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3-min read

Rahman Performs Tamil Songs in London to Uproar in Hindi

The Mozart of Madras played to a full house at Wembley Stadium in a concert titled Netru, Indru, Naalai.

Shantanu David | News18.com

Updated:July 14, 2017, 2:32 PM IST
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Rahman Performs Tamil Songs in London to Uproar in Hindi
Rahman's UK concert sparked a fierce debate

Oscar-winner, virtuoso, musical maven, darling of multiple film industries A R Rahman wears his many caps with ease, even if he’s not exactly comfortable with the publicity surrounding his celebrity status. But in any case, Rahman’s prowess is undeniable and any opportunity to watch him perform would be an occasion for anyone with the slightest appreciation for music. However, a Hindi-speaking audience at a recent UK concert seemed to disagree with this axiom; they also, unsurprisingly, want their money back.

The Mozart of Madras played to a full house at Wembley Stadium in a concert titled 'Netru, Indru, Naalai' ( Tamil for Yesterday, Today, Tomorrow). A few songs into the concert though, like the proverbial glass, the hall became half-empty, or half-full, if you will. A portion of the audience, proudly (and presumably) bilingual in Hindi and English and obvious Bollywood fans, were apparently miffed that the maestro performed Tamil tracks, in fact 12 to the 16 he sang in Hindi. This, in a concert with a clearly Tamil title and intent. The cheek of the man!!

Here’s the thing though. Rahman’s Bollywood efforts are only a small part of his repertoire, one that straddles multiple languages and borders. He’s composed for films and albums native to English, Tamil, Malayalam, Marathi, Telugu, Mandarin, Persian, and Kannada among other languages. To associate him with one particular genre or language is a fallacy, hovering at the edge of bigotry. Yes, he has done some spectacular (and some not so spectacular) work in Hindi films, which helped him gain instant name recognition in the northern half of India. But the fact is that the man is also a household name in other parts of the country, and world, which are as ignorant of his Hindi music as we are of his compositions in other tongues.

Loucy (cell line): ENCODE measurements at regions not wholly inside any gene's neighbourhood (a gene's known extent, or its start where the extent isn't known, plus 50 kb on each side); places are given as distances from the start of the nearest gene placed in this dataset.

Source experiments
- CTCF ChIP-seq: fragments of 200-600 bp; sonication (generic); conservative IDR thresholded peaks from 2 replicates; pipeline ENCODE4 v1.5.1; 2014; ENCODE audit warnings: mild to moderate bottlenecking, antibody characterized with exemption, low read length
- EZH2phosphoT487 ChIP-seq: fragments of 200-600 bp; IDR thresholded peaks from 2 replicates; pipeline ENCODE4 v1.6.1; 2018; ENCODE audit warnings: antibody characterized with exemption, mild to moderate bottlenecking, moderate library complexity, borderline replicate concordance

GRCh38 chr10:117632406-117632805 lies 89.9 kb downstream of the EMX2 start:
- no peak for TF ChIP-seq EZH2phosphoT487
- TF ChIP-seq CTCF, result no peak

Interestingly enough, after the concert the organizers posted a note of thanks to all who had attended the concert, and with admirable restraint, avoided calling out the haters. They did note that there were 'some complaints' and clarified that there were in fact 16 Hindi tracks performed as compared to the 12 full Tamil tracks, and one medley of Hindi and Tamil. But as every millennial worth their social media handle knows, "haters gotta hate".

HI LONDON, THANKS FOR THE TREMENDOUS SUPPORT AND RESPONSE , HOWEVER WE HAVE BEEN GETTING FEW COMPLAINTS ON LANGUAGE BIAS...

Posted by A R Rahman Live - UK on Monday, 10 July 2017

In any case, Hindi-speaking audiences streamed out of Wembley fuming because a musician decided he’d like to play music from a language unfamiliar to them – a language he grew up with, by the way. But hey, they came to Chamma Chamma. They let loose on that favorite griping instrument, Twitter, with accusations of false advertising and demands for their money back. Check out some instances below.

Thankfully, the rest of his fandom (and other sensible people) took up arms for their hero and pointed out that music can’t be segregated, or confined to one language, no matter how much you wanted to listen to the whole soundtrack of Fanaa. As they pointed out:

However this resolves (or doesn’t), what is staggeringly clear that we as a people remain spectacularly insular, no matter what the color of our passport, or PIO card. Jai ho!

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